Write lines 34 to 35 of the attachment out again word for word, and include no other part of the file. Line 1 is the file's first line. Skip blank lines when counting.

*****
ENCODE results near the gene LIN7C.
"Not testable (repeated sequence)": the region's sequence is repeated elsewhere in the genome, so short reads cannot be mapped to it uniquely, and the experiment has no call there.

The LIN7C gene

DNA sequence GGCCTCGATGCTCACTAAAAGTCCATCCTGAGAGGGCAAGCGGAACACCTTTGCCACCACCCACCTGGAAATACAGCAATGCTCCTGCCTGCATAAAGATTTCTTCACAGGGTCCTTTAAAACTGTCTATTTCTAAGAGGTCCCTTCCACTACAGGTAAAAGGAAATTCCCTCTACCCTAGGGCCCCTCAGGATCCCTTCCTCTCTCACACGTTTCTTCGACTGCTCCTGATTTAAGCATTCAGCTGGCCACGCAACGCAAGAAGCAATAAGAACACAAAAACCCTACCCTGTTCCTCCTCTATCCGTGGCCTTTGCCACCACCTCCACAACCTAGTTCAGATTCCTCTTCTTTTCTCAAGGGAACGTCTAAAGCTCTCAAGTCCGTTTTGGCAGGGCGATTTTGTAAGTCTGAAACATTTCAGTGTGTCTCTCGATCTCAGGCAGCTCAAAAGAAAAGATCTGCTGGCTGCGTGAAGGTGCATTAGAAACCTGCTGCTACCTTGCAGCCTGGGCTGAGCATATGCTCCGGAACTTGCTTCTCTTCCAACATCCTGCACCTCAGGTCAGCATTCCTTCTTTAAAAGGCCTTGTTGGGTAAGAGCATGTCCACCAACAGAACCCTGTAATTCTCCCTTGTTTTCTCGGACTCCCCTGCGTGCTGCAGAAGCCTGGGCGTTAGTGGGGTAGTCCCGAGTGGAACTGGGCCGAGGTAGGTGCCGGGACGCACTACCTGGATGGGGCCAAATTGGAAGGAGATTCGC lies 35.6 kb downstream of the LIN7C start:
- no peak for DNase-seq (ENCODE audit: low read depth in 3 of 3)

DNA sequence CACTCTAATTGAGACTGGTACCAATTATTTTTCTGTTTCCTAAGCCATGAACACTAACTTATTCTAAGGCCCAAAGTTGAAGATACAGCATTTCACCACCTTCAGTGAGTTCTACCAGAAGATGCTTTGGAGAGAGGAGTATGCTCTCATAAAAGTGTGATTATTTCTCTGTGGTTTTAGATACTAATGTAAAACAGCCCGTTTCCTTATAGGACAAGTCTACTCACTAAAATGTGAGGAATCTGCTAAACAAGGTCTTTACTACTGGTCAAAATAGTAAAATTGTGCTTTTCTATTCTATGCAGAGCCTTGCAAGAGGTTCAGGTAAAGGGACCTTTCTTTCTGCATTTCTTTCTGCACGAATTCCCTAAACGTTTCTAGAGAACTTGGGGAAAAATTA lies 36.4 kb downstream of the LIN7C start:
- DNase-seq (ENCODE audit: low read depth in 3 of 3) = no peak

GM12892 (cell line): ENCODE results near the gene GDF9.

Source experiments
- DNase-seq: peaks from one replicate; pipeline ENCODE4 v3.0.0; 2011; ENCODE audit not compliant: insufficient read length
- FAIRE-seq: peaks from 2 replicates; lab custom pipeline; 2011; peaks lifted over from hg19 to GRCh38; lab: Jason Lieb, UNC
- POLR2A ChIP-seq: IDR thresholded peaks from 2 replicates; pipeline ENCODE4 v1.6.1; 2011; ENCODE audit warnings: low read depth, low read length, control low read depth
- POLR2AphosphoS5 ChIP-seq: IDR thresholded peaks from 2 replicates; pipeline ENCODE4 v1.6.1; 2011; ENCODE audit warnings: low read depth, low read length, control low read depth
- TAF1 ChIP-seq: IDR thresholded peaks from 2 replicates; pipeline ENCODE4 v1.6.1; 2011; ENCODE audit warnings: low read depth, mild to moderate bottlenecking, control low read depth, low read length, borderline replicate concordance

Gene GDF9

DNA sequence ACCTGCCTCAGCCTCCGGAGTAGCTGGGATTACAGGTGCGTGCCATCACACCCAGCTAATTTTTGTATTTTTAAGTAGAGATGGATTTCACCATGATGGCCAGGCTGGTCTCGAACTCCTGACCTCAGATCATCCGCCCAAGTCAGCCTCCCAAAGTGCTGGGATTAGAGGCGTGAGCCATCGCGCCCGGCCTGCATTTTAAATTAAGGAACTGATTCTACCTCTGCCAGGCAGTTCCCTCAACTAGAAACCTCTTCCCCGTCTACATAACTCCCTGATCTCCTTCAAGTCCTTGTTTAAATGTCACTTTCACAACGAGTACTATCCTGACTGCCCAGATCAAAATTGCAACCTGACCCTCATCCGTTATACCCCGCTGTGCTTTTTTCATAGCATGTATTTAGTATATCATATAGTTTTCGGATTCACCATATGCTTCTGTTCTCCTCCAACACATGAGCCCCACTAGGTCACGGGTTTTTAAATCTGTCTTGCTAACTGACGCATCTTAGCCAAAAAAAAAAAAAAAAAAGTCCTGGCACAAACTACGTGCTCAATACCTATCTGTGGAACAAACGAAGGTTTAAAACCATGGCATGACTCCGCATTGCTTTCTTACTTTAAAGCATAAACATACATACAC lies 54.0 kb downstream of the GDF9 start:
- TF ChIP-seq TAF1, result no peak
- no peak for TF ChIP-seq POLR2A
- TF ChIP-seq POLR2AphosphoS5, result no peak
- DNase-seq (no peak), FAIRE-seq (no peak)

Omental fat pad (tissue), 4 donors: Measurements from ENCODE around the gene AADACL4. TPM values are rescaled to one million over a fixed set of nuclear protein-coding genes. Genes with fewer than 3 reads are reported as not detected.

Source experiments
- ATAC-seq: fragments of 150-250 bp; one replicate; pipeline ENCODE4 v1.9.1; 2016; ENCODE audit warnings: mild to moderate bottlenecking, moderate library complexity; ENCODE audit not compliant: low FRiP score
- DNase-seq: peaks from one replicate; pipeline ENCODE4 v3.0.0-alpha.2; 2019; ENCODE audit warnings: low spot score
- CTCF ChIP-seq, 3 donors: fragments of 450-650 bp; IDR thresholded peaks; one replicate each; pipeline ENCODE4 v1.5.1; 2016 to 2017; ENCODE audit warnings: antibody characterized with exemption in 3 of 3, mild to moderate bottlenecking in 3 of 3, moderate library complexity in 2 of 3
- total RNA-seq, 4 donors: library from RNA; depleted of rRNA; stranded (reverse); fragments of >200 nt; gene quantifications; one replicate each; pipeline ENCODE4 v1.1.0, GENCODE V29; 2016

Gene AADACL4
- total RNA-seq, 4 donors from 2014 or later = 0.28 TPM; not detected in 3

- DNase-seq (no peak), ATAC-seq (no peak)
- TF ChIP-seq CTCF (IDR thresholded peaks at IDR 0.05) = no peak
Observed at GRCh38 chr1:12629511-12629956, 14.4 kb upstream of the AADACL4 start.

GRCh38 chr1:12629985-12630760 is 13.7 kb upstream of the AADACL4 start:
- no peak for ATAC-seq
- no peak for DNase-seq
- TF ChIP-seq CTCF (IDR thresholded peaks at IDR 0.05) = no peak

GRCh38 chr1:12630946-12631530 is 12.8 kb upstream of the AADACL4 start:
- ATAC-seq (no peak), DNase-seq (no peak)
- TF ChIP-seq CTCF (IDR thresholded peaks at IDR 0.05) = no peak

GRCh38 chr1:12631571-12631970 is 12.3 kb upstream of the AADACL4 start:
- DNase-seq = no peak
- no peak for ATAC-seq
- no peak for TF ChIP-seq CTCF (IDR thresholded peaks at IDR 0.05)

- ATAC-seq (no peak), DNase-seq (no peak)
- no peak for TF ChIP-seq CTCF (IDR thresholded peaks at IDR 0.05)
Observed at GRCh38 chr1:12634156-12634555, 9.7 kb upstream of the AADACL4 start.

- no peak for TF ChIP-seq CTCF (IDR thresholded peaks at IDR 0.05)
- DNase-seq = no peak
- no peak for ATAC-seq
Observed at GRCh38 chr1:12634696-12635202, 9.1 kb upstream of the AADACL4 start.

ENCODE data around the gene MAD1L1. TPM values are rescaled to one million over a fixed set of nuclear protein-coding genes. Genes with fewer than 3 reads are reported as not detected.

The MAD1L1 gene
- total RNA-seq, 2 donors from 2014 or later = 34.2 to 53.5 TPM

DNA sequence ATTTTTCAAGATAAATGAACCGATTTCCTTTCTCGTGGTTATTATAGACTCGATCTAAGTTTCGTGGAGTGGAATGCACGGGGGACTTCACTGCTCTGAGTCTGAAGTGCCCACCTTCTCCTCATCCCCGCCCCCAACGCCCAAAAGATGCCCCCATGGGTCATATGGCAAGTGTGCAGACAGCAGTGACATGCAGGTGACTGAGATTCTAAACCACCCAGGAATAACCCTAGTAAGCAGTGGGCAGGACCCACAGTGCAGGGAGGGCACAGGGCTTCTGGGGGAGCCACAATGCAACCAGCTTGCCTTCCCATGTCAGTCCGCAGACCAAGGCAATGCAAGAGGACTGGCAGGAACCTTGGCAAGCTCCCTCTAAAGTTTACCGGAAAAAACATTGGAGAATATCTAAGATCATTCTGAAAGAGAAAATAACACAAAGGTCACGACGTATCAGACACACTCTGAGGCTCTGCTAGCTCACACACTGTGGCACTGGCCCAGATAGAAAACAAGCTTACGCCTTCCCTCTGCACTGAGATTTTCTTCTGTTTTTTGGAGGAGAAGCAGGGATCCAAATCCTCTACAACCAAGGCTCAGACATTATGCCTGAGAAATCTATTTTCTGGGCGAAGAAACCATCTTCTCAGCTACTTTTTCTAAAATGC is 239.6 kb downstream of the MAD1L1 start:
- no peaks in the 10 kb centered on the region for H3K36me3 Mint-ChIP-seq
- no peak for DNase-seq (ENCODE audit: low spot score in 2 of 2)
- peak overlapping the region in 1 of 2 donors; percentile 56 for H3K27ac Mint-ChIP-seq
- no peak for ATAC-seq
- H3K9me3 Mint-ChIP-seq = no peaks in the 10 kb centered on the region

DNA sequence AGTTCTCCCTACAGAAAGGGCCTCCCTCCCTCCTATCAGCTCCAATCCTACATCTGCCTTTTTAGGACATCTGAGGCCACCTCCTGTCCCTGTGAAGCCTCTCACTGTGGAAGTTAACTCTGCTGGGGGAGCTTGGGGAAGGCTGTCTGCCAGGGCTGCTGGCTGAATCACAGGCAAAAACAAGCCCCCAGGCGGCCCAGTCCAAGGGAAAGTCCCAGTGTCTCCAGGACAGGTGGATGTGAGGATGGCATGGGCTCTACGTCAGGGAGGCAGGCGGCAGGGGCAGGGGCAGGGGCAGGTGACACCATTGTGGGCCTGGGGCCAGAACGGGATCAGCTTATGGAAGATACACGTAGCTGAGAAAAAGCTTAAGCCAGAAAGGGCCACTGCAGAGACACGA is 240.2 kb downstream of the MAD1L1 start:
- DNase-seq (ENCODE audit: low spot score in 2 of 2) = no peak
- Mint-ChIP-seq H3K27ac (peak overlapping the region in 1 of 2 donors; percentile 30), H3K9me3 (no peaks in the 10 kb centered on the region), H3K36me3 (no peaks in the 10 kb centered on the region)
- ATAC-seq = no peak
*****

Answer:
- no peak for DNase-seq
- TF ChIP-seq CTCF (IDR thresholded peaks at IDR 0.05) = no peak